Contemplating on switching my comp sci major to something specifically related to the automotive industry...
October 18, 2010 11:50 PM   Subscribe

Switching from comp sci to automotive. Is it worth it? Also, work ethics and discipline dilemmas are abound.

So I know that it's a bit shameful to be a fourth year student at a community college, but I'm not stupid or anything. I just lack a lot of discipline and drive.

About half a year ago, I had an internship at a small startup company, and my boss kept asking me "Do you REALLY want to be a programmer?" That question still echoes in my head. Apparently I lack a lot of focus in what I do in general.

I have a stronger interest in the automotive industry. If I had a choice between a programming book and an automotive magazine, I'll pick up the latter with no hesitation. I do enjoy programming in a classroom environment, but very seldom do I ever program on my own. So my dedication to becoming a better programmer is questionable, but my passion for automotive technology has always been there.

But as I've said before, I'm taking way too long to transfer out of community college. Switching my major will most likely result in prolonging the transfer. My parents told me that I'll probably have to move out if I had to spend more than four years to transfer to a different college.

That might be a good thing though. Perhaps I could use the time to work a blue collar job and live on my own for a while to appreciate the opportunities a white collar job could hold for me.

If I were to change my major to automotive technology, are there any specific degrees that I can pursue? Or do I just have to work from a generic mechanical engineering degree?
posted by RaDeuX to Work & Money (6 answers total)
If you want to work on automotive technology, yeah, you pretty much have to pursue an engineering degree. MechEng is the most common for automotive, you'd do a mecheng degree and pick your advanced electives and independent projects to be car related. Of course there are also electrical engineers working in the car industry (and programmers) but if you're really into cars then mechanical engineering is the way to go.

You say you enjoy reading automotive magazines, but those are usually a little fluffy. Do you enjoy reading technical books as well? Maybe some of the things on this page would give you a bit of flavour of what being an automotive engineer is like.
posted by atrazine at 1:26 AM on October 19, 2010

What got you into comp sci in the first place? I am wondering if actually fixing computers is your thing.

There are associates and bachelors degrees in fixing computers.
posted by majortom1981 at 4:15 AM on October 19, 2010

Let me tell you this right up front, if you are not passionate about computer science then do not pursue it. In my experience, and my background from college is IT, if you do not have a deep interest in it, you'll never achieve your maximum potential.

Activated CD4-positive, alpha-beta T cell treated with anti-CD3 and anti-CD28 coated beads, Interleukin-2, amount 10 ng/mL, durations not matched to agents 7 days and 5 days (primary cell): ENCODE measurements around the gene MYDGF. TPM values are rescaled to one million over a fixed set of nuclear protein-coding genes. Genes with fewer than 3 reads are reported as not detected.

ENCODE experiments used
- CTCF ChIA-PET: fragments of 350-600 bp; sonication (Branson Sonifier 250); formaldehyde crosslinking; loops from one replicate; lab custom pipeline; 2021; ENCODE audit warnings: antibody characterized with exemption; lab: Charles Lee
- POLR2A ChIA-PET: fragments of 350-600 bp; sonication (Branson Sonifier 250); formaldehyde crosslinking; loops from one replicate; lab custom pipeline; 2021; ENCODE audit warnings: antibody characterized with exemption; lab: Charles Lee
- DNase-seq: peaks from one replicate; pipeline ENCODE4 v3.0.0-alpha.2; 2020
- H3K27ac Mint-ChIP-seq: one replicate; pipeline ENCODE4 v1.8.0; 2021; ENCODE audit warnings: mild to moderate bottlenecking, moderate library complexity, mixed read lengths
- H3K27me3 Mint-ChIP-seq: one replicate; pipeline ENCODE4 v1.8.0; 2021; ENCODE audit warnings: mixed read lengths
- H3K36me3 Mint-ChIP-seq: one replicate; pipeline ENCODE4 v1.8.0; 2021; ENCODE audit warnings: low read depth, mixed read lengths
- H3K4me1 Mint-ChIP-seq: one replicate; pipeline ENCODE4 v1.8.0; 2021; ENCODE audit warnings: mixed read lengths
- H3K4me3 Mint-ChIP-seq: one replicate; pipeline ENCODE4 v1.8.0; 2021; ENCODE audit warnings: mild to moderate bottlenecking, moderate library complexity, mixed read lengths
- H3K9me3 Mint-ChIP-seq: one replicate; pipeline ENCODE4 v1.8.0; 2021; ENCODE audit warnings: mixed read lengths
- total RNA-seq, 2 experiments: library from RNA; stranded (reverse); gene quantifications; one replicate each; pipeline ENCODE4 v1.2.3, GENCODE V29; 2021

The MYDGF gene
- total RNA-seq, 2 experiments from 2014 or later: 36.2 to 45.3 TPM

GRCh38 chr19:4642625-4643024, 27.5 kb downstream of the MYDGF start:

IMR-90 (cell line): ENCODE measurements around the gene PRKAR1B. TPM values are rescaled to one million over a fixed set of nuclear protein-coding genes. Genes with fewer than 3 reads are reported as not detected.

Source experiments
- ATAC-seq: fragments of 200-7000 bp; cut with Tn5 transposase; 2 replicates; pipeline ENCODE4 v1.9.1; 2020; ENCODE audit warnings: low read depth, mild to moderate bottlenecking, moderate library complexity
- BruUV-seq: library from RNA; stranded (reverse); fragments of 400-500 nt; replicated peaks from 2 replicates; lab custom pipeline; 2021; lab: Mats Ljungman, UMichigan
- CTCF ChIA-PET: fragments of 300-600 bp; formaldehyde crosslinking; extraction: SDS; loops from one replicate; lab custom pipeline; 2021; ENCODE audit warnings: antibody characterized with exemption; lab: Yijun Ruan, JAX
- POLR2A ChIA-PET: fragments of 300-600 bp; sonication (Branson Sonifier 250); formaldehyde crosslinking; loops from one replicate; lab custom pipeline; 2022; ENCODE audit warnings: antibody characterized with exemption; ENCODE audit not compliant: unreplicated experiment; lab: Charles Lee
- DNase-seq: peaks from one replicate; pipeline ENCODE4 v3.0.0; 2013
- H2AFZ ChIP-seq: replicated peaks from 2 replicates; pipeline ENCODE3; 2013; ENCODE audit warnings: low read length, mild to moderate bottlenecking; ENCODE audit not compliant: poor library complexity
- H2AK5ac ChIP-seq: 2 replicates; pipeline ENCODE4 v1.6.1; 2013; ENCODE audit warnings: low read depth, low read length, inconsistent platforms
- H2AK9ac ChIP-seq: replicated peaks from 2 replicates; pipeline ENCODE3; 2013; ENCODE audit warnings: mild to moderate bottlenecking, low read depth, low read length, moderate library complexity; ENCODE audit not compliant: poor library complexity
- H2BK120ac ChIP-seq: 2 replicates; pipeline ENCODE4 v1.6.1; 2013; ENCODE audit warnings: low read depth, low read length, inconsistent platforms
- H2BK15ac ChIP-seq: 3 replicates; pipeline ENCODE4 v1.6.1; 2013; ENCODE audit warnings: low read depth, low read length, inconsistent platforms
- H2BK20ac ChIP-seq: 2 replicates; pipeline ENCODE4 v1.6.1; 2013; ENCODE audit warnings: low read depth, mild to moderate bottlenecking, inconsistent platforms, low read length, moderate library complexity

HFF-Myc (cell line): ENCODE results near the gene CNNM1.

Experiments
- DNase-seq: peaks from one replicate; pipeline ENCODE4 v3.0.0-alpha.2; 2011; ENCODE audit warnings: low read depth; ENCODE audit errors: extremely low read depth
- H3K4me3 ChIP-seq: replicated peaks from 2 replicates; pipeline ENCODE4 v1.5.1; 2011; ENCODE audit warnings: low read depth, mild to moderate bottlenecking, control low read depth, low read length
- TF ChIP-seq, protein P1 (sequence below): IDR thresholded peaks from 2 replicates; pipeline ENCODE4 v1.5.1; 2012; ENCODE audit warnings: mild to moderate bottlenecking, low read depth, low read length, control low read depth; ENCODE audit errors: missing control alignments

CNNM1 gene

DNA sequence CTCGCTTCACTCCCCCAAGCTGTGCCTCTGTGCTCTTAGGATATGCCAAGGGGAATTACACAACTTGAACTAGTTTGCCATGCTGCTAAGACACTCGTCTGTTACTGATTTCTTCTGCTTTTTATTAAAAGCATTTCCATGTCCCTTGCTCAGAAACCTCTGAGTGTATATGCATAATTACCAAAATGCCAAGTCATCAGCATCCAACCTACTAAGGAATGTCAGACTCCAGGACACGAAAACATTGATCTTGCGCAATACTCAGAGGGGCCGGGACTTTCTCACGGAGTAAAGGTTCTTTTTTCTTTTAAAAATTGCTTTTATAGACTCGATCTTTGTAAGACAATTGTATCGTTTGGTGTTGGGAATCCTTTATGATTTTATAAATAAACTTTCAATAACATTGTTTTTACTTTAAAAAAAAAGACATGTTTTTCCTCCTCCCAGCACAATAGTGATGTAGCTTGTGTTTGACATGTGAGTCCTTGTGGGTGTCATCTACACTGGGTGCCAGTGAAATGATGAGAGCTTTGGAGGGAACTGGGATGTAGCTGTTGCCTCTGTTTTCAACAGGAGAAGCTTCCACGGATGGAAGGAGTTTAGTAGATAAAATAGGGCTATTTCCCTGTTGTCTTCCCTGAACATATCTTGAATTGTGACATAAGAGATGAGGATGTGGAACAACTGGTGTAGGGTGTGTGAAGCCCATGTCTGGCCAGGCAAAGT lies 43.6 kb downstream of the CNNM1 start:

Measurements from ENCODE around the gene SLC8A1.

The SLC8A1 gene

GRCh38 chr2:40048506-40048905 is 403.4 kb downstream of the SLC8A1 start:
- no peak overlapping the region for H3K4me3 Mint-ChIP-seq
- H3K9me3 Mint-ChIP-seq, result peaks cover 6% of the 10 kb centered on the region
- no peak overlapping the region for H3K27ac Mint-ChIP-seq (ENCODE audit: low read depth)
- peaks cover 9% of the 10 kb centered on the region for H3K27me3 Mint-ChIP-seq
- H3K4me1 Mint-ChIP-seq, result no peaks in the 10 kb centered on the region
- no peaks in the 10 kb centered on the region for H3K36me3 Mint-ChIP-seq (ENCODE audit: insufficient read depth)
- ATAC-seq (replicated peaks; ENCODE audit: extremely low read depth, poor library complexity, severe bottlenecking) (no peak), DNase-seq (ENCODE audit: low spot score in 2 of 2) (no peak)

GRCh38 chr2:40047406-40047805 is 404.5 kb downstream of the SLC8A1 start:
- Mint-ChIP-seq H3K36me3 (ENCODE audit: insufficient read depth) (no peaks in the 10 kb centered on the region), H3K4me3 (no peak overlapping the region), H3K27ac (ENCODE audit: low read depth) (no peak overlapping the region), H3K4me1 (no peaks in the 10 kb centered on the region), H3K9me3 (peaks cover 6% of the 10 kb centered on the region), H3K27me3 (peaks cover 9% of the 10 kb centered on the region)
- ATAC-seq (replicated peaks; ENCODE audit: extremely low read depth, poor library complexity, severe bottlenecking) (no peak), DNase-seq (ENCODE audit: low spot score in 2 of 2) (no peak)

If you love cars then gosh darnit go be a mechanic, or whatever career in that field you would love.
Consider this, cars have become so much more complex than in the 80's or 90s. There are millions of lines of computer code in a single new car. This requires mechanics/technicians that are able to understand a lot more than just how to change the oil. That's why technicians for premium cars (BMW, Mercedes, etc) in the U.S. get paid close to, and often above, $100K (using a friend as an example, he went to a particular school for one of the premiums and became certified, but lives in a major city where salaries are higher than small town america).

I will say that the absolute WRONG way to look at it is to say: "Perhaps I could use the time to work a blue collar job and live on my own for a while to appreciate the opportunities a white collar job could hold for me."

You have to change this way of thinking and change it right now. There are plenty of blue collar jobs that provide a good living. If you love it, you will find ways to maximize it.
posted by Yunani at 5:19 AM on October 19, 2010

@majortom1981: I was a computer repair technician at Fry's for half a year, and I enjoyed the job. What I disliked a lot was dealing with the customers...

@Yunani: It'd be awesome to be able to work on premium cars such as the ones that you mentioned. I don't know a lot about the automotive job industry, so I'm not sure where to start on that (e.g. which degree to pursue, etc).
posted by RaDeuX at 9:13 AM on October 19, 2010

If you want to work on cars, you would typically start by going to a technical school, not getting a bachelor's degree. Look and see if your county has an automotive tech program in a technical school. Failing that, look into manufacturer schools.
posted by WeekendJen at 12:40 PM on October 19, 2010

Look and see if your community college offers a certificate in automotive technology.
posted by jvilter at 7:44 PM on October 19, 2010

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